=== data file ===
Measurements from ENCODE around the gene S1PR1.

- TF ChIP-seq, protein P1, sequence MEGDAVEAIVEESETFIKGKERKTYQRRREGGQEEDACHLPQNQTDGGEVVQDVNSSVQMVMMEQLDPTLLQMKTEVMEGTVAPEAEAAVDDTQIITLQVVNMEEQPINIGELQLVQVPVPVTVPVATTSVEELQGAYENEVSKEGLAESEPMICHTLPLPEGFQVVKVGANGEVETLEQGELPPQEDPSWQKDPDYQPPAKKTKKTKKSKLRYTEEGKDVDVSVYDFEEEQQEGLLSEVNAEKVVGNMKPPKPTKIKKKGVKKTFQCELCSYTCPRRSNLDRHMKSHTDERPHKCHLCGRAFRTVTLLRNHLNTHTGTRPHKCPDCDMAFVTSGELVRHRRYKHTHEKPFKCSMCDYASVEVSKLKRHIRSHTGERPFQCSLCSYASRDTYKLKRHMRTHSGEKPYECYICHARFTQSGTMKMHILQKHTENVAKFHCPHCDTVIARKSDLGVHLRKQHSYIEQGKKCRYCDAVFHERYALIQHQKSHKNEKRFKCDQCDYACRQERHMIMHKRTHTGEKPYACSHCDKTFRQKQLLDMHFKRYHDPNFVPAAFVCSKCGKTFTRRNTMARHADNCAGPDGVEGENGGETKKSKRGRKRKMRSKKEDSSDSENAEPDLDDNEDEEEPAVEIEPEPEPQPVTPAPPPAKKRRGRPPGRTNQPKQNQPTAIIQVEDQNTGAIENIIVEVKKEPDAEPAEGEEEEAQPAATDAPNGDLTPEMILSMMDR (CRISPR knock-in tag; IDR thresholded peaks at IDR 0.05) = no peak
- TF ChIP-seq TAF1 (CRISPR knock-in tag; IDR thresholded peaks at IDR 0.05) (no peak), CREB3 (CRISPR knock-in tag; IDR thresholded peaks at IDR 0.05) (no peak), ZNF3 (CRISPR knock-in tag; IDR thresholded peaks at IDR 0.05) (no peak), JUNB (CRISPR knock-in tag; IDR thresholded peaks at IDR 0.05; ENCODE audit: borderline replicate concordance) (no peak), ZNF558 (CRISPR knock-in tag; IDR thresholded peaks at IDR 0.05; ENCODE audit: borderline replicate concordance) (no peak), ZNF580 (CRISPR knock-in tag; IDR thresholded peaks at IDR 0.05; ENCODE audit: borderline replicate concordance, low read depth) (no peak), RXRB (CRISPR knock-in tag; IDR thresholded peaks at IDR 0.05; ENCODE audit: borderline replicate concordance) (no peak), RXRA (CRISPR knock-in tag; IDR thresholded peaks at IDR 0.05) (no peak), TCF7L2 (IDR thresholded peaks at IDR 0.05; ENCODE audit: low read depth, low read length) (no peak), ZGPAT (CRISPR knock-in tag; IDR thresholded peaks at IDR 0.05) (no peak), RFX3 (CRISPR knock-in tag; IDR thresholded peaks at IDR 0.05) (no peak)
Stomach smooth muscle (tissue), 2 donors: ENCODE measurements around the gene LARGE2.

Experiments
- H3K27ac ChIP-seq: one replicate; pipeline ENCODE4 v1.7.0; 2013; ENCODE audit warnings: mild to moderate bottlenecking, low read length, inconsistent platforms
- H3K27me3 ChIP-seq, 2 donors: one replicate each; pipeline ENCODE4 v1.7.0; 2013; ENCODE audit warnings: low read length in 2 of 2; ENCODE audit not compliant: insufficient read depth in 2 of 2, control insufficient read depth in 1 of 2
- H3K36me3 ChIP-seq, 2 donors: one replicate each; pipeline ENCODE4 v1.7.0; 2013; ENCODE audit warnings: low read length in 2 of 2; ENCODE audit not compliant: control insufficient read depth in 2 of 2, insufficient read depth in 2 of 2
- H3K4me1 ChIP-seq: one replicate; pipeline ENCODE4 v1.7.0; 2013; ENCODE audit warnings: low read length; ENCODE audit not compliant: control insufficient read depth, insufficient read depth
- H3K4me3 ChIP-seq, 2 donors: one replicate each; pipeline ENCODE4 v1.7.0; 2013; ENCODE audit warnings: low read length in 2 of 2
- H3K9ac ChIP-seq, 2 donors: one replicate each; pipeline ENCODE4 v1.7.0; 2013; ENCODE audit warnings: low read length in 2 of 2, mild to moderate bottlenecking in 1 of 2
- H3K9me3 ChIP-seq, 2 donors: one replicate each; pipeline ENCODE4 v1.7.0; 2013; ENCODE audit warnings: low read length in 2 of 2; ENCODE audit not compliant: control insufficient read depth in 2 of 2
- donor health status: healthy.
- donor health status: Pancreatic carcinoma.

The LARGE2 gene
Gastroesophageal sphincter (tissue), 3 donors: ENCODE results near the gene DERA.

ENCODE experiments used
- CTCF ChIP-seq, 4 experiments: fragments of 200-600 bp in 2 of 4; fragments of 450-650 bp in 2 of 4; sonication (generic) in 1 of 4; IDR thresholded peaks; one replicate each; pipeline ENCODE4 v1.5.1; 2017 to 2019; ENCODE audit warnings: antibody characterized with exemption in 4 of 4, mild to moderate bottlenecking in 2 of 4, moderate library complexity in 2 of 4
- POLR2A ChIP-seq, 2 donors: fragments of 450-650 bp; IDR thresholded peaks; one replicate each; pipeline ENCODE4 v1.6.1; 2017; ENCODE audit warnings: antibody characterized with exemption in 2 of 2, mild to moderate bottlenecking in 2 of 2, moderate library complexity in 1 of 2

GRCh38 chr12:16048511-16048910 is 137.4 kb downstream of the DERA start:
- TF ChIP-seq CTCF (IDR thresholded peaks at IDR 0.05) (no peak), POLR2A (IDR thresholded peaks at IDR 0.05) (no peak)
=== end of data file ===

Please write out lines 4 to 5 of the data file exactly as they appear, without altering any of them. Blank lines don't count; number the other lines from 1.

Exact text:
Stomach smooth muscle (tissue), 2 donors: ENCODE measurements around the gene LARGE2.

Experiments